You could also try a demonstration or a stand-up.
Currently, nearly 200 local assemblies have submitted opinion letters to the national government asking for the suspension or postponement of the invoice system. In order to support this movement, “STOP! Invoice” is planning to send a petition to each local council asking them to postpone or review the invoice system under the title of “Operation Letter. We have already sent the first batch of petitions to 47 prefectures and 20 ordinance-designated cities in February. It would be a good idea for everyone to send a petition to the local assembly in your area or to encourage local legislators you know to submit a petition.
Also, since there will be local elections in April, I would encourage you to ask your local city council members what they think about invoice and how well they understand it. Then, based on the candidates’ answers, please take your voting action.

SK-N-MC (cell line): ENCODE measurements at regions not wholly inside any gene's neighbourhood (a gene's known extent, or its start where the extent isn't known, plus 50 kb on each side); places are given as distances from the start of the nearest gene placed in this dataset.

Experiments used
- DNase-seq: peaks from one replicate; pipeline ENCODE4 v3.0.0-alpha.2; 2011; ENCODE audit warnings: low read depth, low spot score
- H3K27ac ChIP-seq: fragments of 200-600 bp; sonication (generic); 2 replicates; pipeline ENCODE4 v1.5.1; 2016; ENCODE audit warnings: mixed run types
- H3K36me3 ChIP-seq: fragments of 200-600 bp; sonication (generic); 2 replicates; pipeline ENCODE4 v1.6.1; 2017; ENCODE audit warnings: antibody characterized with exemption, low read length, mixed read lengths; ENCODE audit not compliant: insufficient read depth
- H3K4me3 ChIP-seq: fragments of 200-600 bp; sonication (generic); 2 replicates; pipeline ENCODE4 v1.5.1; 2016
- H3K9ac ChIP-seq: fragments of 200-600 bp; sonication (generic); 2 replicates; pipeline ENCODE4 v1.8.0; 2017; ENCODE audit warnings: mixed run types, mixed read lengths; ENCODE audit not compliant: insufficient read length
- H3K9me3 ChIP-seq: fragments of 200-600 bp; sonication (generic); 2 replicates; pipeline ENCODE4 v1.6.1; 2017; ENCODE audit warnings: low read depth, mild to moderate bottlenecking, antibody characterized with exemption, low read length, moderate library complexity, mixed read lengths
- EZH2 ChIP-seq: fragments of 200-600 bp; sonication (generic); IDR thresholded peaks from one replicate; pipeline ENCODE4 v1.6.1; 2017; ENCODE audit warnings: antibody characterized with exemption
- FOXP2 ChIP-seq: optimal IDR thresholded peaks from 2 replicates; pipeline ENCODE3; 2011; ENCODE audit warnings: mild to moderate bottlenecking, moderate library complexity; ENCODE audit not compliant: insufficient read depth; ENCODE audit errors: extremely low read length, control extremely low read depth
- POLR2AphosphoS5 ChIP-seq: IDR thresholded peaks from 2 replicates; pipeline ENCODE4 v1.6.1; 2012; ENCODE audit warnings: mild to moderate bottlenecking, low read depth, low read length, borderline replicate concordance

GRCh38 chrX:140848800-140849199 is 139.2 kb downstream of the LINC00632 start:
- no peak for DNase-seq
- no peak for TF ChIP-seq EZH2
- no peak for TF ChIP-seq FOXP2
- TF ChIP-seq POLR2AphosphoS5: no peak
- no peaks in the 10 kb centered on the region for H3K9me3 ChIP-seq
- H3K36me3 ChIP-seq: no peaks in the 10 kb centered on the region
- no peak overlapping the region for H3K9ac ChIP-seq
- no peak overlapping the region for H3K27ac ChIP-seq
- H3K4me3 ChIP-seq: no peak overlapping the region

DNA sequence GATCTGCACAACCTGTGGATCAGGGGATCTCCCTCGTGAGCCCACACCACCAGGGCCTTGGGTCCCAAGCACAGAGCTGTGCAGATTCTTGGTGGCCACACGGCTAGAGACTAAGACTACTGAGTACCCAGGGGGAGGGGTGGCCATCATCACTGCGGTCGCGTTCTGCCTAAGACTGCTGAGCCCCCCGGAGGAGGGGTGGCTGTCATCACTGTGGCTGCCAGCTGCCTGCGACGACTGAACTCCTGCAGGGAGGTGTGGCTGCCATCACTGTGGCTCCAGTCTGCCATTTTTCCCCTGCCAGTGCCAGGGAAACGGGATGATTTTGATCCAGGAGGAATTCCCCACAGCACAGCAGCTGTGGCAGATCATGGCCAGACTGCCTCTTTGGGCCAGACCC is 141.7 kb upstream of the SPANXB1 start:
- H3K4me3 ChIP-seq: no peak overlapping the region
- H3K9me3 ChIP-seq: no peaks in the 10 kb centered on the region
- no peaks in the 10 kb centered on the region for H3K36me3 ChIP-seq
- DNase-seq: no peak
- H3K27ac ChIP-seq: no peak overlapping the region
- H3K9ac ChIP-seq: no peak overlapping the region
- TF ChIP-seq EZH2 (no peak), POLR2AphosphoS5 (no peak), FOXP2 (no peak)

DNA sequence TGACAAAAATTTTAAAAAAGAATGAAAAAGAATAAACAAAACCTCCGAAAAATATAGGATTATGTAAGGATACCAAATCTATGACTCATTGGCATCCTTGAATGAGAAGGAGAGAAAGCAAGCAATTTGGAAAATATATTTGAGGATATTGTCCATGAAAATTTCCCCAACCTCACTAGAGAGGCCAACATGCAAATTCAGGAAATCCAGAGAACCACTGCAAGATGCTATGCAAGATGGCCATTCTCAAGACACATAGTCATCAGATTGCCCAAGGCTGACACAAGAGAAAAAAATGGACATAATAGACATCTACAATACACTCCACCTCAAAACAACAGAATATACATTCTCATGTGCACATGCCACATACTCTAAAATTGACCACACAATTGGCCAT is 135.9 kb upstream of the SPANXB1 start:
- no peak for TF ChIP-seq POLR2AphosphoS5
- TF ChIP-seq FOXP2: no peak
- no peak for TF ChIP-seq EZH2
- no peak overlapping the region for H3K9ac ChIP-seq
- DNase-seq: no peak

I think there are many city council members who take the stance that ‘invoice is not relevant because it is a matter of national politics,’ but we don’t want to have a council member who doesn’t understand that invoice is a major part of the local economy.
There are more citizens than there are politicians, so each and every one of us should speak up first.
Interview and text by： Wakako Tago
Born in 1973. After working for a publishing company and an advertising production company, became a freelance writer. In addition to interviewing actors for weekly and monthly magazines, she writes columns on dramas for various media. His main publications include "All Important Things Are Taught by Morning Drama" (Ota Publishing), "KinKi Kids Owarinaki Michi" and "Hey! Say! JUMP 9 no Tobira ga Open Tokimono" (both published by Earl's Publishing).